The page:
��Popular Science Monthly
���© Newman Traveltalks and Brown and Dawson
Every bit of wood in the little house has its story or legend. The images are the figureheads taken from the bows of vessels. They are very lifelike and peer uncannily from unexpected places
��The Graveyard of Ships that Passed in the Night
MONNSANTO is the name of a man remarkable not only in character but in occupation. His home is the Island of St. Thomas, recently bought from Den- mark by the United States. A visitor to St. Thomas cannot fail to hear about him, and should not miss the opportunity of seeing him.
He lives on Krum Bay, a crooked arm of the blue Caribbean, almost landlocked by the hills that surround it on three sides. It has been the graveyard of many a ship. In this little haven the vessels were disman- tled; the shore-line is strewn with their re- mains. The home of Monnsanto is con- structed entirely from the wood of these ships. Every beam and plank has its story or legend. Wood is wood and iron may be iron, but when it is put into the form of ships, it becomes a thing of life anofeeach plank shares the ship's history.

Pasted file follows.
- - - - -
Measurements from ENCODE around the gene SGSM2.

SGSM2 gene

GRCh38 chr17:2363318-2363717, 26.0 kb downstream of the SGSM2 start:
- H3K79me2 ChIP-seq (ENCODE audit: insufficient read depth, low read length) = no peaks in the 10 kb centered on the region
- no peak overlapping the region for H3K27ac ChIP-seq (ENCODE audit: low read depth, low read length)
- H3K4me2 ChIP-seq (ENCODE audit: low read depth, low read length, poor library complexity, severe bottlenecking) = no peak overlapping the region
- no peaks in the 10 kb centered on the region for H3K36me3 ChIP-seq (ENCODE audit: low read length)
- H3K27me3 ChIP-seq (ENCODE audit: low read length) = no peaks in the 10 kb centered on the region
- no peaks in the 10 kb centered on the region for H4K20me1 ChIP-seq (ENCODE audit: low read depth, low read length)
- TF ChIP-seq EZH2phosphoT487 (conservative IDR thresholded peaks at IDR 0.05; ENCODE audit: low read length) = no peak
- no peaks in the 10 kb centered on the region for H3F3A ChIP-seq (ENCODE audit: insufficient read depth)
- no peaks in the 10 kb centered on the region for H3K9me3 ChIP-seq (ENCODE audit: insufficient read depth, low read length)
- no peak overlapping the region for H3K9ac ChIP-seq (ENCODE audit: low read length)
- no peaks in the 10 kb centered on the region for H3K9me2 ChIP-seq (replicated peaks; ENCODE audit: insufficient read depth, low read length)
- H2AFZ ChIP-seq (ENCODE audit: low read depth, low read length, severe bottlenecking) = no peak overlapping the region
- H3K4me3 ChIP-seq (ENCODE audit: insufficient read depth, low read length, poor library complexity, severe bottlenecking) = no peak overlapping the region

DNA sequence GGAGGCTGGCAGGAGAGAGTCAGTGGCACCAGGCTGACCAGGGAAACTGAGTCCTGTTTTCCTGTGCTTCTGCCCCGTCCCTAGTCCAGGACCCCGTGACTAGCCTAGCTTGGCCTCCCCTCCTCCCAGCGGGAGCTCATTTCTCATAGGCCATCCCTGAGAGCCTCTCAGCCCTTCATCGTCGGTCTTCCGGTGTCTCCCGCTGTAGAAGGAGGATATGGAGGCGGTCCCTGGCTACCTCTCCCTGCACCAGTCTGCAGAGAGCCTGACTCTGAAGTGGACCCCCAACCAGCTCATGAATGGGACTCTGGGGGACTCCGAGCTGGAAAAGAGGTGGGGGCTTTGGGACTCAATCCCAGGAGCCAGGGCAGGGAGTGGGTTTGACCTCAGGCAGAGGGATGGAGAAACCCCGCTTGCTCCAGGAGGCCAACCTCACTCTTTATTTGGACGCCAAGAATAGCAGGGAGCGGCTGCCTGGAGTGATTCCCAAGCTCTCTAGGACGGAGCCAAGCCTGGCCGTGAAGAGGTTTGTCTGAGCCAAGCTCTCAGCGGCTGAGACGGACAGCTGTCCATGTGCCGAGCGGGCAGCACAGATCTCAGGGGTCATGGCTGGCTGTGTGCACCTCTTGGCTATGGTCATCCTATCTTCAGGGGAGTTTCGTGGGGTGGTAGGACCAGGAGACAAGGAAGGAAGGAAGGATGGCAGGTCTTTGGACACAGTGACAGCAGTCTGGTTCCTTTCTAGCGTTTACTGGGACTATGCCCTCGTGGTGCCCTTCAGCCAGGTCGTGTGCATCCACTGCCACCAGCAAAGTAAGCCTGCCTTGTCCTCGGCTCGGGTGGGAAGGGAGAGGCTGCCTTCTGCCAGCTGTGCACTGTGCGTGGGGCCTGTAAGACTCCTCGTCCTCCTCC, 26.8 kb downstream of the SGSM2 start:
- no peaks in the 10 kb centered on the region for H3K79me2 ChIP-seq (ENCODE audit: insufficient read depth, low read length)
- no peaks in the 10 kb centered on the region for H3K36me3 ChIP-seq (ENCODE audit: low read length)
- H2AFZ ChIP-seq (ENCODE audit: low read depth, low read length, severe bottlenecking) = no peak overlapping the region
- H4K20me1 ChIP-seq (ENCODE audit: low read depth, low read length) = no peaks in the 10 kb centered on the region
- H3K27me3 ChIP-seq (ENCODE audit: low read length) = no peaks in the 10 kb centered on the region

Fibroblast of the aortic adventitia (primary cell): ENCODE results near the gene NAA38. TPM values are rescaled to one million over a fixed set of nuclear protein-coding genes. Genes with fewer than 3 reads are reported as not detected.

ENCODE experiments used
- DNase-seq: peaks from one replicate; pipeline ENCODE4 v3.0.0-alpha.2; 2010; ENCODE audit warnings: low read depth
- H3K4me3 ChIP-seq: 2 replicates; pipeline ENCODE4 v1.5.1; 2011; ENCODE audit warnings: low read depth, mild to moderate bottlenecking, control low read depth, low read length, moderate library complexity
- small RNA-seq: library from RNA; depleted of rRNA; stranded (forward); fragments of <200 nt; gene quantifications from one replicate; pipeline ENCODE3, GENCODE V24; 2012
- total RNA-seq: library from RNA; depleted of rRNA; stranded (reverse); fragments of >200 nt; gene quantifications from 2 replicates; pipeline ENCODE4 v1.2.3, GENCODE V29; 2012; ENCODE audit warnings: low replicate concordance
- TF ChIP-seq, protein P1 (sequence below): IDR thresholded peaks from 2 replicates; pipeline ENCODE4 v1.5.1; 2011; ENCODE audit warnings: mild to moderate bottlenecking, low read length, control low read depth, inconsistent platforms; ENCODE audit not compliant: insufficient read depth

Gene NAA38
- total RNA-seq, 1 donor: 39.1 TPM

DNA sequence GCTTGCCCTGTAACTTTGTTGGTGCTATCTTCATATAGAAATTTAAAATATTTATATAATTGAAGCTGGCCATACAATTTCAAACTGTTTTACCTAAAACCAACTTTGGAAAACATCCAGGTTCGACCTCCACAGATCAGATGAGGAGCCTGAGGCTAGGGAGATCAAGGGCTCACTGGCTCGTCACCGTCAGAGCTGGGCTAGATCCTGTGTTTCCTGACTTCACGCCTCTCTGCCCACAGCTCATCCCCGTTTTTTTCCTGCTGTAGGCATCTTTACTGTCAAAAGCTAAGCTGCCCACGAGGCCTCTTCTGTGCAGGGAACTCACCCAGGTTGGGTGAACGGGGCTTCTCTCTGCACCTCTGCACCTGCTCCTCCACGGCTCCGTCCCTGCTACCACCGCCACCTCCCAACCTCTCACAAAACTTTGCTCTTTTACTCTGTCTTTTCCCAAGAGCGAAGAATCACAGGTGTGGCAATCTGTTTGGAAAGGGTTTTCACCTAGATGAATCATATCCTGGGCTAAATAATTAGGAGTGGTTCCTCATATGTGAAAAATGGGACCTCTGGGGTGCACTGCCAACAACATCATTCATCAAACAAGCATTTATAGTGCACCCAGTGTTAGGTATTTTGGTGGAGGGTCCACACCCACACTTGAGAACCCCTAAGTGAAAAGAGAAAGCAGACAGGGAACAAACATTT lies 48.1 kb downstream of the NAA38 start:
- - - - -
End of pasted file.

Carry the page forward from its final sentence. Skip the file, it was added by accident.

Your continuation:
���The cells of this pencil-pen are filled with ink which is liber- ated as the wax interior melts
��What Is It— Pencil or Pen ? It Has Neither Wood nor Graphite
A WRITING implement composed of a mixture of wax and finely-ground pumice stone containing particles of ink, has been invented by William C. Geer, of Akron, Ohio, to take the place of ordinary and fountain pens, pencils, crayons and all other writing implements. As the body of the new writing device is composed of a mixture of wax and pumice stone, which is easily worn. away when rubbed against a paper surface, the inventor claims that the cells of ink intermixed with the wax and pumice stone will also be liberated, giving a uniform supply of ink. The device is made by mixing the wax, pumice stone and ink together. When it is heated to the proper temperature it is sud- denly immersed in cold water. This chills and solidifies the wax mix- ture, producing a body having a cellular structure, each cell being filled with ink.